A DETERMINED mum who battled deafness and dyslexia during her school days has put pen to paper to write about her experiences in her first book.
Vee Extance felt inspired to start her book after becoming a community learning employment champion.
The 38-year-old, who was deaf at birth, is dyslexic and was diagnosed with non-epileptic attack disorder in 2005. .
Always told that she would never amount to anything, Vee grew up having zero self-confidence and became clinically depressed, finding it difficult to hold down a job and support herself.
But after becoming involved in the CLEC project, which supported over 2,000 individuals with learning and employment opportunities, Vee got her confidence back.
Vee, of Manvers Road, Mexborough, who juggles writing with looking after her children aged 16 and 13, said: “I thought of myself as a victim and I felt useless.
“When I heard about the CLEC project, it really struck a chord with me. Helping people get their lives back on track by getting them into work and training was a positive thing to do.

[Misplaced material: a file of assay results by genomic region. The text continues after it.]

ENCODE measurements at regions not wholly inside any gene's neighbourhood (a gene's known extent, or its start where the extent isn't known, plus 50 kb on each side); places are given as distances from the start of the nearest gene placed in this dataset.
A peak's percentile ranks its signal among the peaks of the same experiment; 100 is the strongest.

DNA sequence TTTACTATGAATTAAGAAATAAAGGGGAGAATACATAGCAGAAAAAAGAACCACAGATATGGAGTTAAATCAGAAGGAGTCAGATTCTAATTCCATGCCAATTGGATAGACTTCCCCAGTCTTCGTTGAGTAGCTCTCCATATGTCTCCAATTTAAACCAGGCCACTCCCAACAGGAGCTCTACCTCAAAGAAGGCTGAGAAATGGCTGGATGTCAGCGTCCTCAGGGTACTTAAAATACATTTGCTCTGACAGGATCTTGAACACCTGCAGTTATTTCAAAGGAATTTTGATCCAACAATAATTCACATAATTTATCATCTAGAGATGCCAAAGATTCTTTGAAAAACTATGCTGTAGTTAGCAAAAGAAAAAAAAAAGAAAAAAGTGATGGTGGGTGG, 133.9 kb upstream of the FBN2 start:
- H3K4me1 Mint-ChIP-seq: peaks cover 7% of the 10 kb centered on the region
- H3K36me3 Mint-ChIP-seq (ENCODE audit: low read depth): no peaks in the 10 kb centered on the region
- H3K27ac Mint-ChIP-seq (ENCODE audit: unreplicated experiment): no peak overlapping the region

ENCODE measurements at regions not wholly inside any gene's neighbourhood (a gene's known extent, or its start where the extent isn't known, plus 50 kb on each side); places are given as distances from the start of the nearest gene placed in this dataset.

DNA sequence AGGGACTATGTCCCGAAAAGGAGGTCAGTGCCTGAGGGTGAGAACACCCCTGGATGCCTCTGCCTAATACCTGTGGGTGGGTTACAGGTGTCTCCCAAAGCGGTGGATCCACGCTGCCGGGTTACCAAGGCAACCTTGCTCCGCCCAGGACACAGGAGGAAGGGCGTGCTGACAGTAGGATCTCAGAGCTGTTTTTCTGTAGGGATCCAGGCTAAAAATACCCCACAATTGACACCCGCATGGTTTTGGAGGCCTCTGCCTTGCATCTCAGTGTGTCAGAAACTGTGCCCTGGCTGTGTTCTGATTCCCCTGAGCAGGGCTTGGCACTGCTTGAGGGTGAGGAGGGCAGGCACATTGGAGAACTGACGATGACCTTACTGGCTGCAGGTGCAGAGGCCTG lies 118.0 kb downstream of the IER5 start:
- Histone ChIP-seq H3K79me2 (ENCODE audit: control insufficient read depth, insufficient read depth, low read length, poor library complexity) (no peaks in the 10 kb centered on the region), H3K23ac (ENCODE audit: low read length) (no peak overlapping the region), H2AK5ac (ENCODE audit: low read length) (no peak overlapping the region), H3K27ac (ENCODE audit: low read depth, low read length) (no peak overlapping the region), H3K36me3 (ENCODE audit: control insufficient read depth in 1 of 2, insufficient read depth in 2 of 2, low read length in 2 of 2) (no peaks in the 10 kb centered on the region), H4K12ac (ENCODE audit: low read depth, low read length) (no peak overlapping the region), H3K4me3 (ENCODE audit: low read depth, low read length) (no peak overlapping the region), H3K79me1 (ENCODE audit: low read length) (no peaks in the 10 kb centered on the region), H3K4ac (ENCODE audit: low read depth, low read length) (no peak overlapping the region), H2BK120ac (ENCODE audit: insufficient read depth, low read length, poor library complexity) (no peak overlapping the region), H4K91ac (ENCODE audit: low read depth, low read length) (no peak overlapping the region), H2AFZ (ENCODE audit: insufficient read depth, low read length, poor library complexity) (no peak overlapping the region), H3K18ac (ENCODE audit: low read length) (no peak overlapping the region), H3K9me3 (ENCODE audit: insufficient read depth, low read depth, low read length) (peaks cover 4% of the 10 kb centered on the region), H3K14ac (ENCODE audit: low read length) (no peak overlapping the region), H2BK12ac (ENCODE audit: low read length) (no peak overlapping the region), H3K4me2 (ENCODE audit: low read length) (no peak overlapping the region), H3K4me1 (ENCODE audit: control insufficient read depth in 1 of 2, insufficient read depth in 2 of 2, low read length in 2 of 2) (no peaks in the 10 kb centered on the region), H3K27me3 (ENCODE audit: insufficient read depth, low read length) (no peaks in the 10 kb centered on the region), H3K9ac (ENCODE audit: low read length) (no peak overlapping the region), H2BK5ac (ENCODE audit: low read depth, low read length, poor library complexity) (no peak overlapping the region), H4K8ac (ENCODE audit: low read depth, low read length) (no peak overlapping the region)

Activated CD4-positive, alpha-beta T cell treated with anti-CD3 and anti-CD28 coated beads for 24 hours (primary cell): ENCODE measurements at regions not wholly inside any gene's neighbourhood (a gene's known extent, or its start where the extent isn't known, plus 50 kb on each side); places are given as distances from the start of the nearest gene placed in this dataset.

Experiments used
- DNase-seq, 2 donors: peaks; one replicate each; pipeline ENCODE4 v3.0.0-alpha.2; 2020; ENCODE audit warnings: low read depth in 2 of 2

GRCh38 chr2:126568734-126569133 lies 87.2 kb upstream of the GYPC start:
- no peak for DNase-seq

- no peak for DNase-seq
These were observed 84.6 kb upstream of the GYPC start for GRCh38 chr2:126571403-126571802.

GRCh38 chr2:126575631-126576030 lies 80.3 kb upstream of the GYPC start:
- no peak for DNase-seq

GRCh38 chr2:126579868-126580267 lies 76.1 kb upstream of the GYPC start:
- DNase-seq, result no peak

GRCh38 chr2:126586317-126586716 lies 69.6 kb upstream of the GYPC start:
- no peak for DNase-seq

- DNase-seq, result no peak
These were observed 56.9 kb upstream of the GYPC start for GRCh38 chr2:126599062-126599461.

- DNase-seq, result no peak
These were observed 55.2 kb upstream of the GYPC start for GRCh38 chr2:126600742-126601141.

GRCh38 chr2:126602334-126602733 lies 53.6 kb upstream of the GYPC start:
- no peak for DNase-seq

“I’ve since sign-posted 156 local people into training and employment over the last six months and got a real buzz from every single person I have helped.
“As part of my own training as a champion I met local poet, Ian Parks. For a long time I have wanted to write a book which would give to support others who have suffered abuse, but every time told myself that my dyslexia would prevent me from ever achieving that.
“At the same time, I was also attending an introduction to counselling course at Dearne Valley College. I began to receive positive feedback from my lecturers and fellow students; professional people were commenting on how well I was doing.
“My confidence soared and I got the inspiration I needed to take the plunge and write a book.”
Vee is putting the finishing touches to the book and is hoping to complete it by the end of the year.
She added: “The subject of the book is a difficult one; I refer to it as the ‘aftermath of abuse’.
“I’ve woken up and thought ‘I no longer want to be referred to as a victim’.
“It’s my personal roller coaster story that details my transformation into a survivor and I know it will inspire others who’ve suffered in the same way.”
Vee is now working as a self-employed writer and there are least another four books that she wants to write after her current project.
Her long-term goal is to establish a support group for victims of abuse so they can talk to someone who knows exactly what they’re experiencing.
She added: “I never thought I’d be in this position, I’m so proud of what I’ve achieved so far. Simply by helping and inspiring others we can all achieve what may seem like the impossible. I’m proof of that.”